Stormwater capital improvement projects (CIP) are necessary to alleviate problems caused by existing development, as well as to prevent future problems that could result from planned development. In the Public Works Department's Natural Resources Division, typical capital improvements are aimed at constructing natural (streams and wetlands) or built (pipes and pond) elements to convey, detain, and treat stormwater runoff from developed properties without causing erosion of streams or degradation of water quality that would be harmful to fish and wildlife.
This program develops a "master list" of needed projects including both funded and unfunded projects. The costs, staff time and other resource needs associated with identified projects far exceed the amount of funding and resources available. Only projects that provide a public benefit or are a public responsibility are included.
This program does not include projects that are routine maintenance, or private responsibility. The projects listed are intended to meet the goals of the Stormwater Utility, the Natural Resources Division, the Public Works Department, and the City of Redmond.
Stormwater Capital Improvement Projects are divided into four categories, each with their own objectives and rating criteria:
- Habitat projects address the needs of the natural systems within the City. Project types include stream stabilization and enhancement, habitat rehabilitation, fish passage improvement, and buffer enhancement.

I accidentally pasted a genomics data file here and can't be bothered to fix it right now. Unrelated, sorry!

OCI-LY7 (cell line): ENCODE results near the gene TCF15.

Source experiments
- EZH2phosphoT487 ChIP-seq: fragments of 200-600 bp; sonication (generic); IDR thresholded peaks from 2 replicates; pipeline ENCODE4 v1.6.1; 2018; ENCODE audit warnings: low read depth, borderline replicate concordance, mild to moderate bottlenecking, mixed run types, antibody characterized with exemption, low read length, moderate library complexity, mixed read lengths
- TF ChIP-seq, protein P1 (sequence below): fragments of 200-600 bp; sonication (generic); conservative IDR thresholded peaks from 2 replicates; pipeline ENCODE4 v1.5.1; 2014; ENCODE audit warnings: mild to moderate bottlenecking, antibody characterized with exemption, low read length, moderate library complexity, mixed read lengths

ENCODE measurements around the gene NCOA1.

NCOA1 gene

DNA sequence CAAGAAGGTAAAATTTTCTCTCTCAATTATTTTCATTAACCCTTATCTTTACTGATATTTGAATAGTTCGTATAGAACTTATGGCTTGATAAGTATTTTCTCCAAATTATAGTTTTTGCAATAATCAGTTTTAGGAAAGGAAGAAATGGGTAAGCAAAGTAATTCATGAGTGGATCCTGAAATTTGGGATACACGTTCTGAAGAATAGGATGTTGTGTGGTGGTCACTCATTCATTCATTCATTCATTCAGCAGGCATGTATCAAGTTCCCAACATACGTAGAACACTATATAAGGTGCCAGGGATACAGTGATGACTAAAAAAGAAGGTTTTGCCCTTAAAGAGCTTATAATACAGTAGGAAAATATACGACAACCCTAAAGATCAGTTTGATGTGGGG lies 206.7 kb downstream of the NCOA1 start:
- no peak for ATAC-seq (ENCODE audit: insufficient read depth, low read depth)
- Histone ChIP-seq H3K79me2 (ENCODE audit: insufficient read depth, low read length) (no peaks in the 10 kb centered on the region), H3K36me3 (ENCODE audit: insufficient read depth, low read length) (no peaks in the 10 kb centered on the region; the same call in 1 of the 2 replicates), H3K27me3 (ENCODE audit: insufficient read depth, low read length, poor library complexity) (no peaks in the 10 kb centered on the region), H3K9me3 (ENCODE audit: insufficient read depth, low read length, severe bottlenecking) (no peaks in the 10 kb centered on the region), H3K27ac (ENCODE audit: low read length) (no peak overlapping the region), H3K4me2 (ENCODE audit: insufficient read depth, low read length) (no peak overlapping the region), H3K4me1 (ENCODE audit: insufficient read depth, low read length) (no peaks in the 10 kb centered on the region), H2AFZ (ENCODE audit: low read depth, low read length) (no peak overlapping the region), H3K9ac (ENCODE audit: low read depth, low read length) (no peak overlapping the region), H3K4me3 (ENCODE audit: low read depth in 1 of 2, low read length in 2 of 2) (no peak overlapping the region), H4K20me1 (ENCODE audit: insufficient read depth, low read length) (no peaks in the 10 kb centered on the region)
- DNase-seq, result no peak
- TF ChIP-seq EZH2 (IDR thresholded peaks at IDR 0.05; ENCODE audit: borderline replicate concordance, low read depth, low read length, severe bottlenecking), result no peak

- Stormwater projects address the man-made elements including conveyance, flooding, stormwater quality treatment, and stormwater flow control. Stormwater quality treatment is aimed at protecting surface water (streams, the river and the lake) and groundwater (the City's drinking water resource).
- Neighborhood projects are small localized projects that impact residential customers, cost is less than $40,000, and are the result of inadequate stormwater collection or conveyance systems.
- Regional Facility projects address water quality treatment and detention facilities, and large conveyance systems, strategically located within the watershed to accommodate public and private developments upstream in a comprehensive and coordinated approach. These projects are substantially funded by new development through the City's Regional Facilities Program.
The overall CIP document is updated periodically in preparation for the next budget cycle. During each biennial budget cycle Council selects projects which should be included in the next two-year budget and which projects should be included on the six-year CIP list. The CIP is a planning tool that is subject to revision as new projects are identified or existing problems change in severity or extent.